Thursday, 3 January 2019

Quaker Worship and Meditation

A man sits cross-legged, arms out in a stereotypical "meditation" post, on a stone path under a hemicylindrical trellis over which pink flowers or leaves have been trained.
Those who are familiar with meditation, often from the popularisation of Buddhist meditation methods, but not with Quaker worship practices, often get the idea that they are very similar. I have read accounts of Quakers who first came to a Quaker meeting because they had been enjoying Buddhist meditation, but moved to an area with no sangha or meditation group, and were advised that what Quakers did was like meditation. There are, obviously, some superficial similarities – a whole bunch of people sitting in silence being the obvious one – and even some comparability of the inward practice, but there are fundamental differences that clearly separate the two experiences and practices. In this post, I'll be exploring the points of similarity and difference, and exploring the virtue of Friends maintaining both practices.
Meditation is a term used for a range of practices, often originating in spiritual disciplines. It usually refers to a state of combined focus and calm clarity, often implying a sense of detachment. Meditation practices derived from Buddhism are often the most well-known, including mindfulness meditations and traditional visualisation methods. Another form emanating from South Asian tradition, though not Buddhist, that many will have heard of is transcendental meditation, developed and popularised in the 1950s. There are also Christian meditation traditions, and very long-standing Jewish meditations, and indeed forms of meditation are known in many world religions. I am an expert in none of them, I hasten to make clear; I have some experience of a few, and have also done documentary research in support of this analysis. One thing that is clear is that there is a wide range of understanding of meditation, even within a single discipline or group of disciplines. A single “school” of Buddhism, for instance, such as Zen, may be divided into several schools which have different understandings of key features that are considered distinctive of the overarching school.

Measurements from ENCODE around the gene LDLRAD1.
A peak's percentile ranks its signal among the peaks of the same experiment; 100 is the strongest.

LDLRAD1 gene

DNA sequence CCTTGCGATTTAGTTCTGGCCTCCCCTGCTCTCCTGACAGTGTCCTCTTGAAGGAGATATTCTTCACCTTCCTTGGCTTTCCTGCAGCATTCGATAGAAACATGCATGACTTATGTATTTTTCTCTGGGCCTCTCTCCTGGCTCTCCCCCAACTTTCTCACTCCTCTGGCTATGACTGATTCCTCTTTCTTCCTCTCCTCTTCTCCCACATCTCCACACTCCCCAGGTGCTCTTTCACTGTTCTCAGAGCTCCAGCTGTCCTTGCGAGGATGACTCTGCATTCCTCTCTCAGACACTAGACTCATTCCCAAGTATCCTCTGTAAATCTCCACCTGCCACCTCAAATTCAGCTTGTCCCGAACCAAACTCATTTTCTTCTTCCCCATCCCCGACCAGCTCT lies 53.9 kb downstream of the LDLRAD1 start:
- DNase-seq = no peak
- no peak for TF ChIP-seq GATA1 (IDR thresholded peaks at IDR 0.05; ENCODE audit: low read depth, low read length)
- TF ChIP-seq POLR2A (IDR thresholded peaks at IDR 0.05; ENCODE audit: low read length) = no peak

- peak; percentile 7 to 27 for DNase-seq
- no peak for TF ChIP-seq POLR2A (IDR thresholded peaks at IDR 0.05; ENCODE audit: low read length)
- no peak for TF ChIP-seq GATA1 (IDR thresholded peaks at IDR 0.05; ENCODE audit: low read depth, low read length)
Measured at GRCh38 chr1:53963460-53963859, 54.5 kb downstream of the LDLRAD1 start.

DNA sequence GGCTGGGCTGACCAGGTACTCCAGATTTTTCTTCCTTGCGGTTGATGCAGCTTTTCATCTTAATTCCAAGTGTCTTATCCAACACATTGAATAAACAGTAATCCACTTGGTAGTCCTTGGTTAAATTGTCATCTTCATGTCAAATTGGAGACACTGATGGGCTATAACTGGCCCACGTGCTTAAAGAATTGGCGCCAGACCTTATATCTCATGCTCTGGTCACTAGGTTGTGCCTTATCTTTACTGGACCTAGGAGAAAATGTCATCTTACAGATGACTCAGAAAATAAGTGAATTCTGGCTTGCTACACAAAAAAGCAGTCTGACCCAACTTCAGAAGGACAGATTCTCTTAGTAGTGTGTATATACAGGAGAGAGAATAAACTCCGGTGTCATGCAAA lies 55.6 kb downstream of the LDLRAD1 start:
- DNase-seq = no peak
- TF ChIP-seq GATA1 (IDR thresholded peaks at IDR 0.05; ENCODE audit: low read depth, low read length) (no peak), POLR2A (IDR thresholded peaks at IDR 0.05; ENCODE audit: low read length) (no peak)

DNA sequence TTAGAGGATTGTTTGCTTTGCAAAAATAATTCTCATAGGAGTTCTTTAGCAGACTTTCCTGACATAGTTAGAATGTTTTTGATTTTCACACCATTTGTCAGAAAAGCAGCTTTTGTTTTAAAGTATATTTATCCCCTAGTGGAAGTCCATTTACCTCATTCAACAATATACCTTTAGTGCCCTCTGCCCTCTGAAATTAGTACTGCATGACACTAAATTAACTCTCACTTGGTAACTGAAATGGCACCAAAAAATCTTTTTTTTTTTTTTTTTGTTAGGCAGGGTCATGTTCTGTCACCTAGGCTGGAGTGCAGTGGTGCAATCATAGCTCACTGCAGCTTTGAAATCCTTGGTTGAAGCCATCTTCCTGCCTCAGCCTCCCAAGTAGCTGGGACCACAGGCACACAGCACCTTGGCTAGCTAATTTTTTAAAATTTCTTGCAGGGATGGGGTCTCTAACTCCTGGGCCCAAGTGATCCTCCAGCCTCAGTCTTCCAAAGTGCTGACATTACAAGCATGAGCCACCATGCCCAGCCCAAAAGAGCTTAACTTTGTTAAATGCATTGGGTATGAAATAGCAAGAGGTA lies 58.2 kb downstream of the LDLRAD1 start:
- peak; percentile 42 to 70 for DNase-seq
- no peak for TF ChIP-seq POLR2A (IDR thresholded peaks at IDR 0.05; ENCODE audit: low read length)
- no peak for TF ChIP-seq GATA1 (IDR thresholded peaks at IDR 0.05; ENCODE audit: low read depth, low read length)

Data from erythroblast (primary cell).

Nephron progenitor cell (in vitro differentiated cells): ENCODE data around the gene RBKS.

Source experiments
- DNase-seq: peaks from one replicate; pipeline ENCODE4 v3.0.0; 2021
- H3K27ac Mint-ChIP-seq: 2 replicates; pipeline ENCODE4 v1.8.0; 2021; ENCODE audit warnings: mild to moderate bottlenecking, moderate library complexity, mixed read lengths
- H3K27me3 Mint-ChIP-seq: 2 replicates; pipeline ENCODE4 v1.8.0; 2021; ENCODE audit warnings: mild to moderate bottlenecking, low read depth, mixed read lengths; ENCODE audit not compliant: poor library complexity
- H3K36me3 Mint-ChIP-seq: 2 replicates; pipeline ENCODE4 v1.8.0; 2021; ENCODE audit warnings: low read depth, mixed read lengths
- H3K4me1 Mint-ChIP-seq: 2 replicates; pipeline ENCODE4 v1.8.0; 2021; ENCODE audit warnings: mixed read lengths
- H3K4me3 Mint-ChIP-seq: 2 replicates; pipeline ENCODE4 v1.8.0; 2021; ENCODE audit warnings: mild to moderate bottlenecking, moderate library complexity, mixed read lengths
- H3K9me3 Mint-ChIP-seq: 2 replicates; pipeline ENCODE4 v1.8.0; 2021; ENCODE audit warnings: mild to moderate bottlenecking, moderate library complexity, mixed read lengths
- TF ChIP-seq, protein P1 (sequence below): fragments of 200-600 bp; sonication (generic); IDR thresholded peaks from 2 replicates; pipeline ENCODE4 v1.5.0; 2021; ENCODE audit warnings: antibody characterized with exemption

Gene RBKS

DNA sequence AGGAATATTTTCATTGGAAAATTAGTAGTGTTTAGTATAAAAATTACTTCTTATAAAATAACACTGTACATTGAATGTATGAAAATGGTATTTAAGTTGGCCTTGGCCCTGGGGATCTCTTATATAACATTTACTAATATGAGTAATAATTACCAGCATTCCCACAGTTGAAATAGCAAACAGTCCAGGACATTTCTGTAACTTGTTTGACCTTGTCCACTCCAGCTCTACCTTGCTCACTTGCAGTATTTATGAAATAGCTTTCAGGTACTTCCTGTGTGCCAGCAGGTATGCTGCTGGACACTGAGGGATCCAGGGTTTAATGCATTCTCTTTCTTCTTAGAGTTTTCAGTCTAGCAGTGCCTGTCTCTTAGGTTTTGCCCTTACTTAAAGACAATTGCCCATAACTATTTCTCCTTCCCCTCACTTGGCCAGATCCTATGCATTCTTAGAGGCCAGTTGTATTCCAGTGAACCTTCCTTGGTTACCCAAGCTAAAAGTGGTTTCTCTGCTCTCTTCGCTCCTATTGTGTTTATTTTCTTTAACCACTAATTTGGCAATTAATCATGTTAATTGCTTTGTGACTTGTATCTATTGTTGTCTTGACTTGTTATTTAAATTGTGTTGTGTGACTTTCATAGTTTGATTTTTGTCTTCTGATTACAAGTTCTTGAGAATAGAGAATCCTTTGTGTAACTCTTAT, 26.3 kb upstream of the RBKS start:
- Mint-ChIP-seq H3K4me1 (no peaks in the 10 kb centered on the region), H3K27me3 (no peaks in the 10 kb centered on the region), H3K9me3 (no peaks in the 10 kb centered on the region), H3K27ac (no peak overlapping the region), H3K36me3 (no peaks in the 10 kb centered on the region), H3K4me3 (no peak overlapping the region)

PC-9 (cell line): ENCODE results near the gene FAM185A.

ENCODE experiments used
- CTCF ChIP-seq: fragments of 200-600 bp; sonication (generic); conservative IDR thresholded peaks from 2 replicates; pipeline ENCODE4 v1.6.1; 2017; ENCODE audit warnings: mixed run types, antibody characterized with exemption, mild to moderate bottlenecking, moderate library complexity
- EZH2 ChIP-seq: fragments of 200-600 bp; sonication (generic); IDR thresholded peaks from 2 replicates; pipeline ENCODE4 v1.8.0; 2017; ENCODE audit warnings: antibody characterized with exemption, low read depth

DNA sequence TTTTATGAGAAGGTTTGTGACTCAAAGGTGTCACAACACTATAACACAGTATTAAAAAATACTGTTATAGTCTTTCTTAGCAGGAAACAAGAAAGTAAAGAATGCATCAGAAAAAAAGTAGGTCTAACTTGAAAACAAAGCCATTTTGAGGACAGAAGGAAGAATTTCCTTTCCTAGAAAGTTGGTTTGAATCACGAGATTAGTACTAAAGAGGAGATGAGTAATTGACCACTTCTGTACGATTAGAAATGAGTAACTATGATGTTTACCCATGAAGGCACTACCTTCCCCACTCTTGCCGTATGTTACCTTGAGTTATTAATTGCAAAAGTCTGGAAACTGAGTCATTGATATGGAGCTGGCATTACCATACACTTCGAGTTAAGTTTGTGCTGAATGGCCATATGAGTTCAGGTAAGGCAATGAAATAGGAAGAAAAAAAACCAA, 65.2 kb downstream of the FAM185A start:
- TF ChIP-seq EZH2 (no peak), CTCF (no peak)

What meditation tends to have in common is a state of relative silence and stillness, which I feel is likely responsible for much of the perceived similarity with Quaker silent worship. Common techniques include the use of mantras, silent or spoken. These repeated words or phrases serve to help focus the mind on the matter at hand. Guided visualisation may be used, either with the coaching of a tutor of some sort, or an audio recording, or a visualisation that one has learned through practice. One might also focus on some element of your own physical processes, like breathing, or on some external object such as a candle, or even a stone. The focus might even be on some abstract idea. In this silence and stillness, a different state of consciousness is achieved, which might enable any number of things. Benefits attributed to the meditative state range from simply promoting serenity or virtuous mental features such as non-attachment, to the achievement of deep metaphysical insights, yet also internal and immediate psychological impacts such as coping with a stressful or traumatic situation, or potentially practical intellectual results around problem-solving.
In the case of zazen, a form of meditation in Zen Buddhism, there is a strong emphasis on this mental focus (which is at the same time non-focus) being used to shortcut the intellectual process and obtain realisation and insight “beyond thought”; while other schools of meditation may not be so explicit in this matter, it is a reasonably common approach that one does not bring analytical thought to bear. Indeed, in some schools of Zen Buddhism, zazen is not considered meditation; it is simply sitting, having the whole of the body and mind engaged in simply that act. In other schools, the objective is to use that state of “just sitting” to create a non-reasoning state of thought with which to consider koans, stories or riddles that one cannot comprehend fully through intellectual reasoning.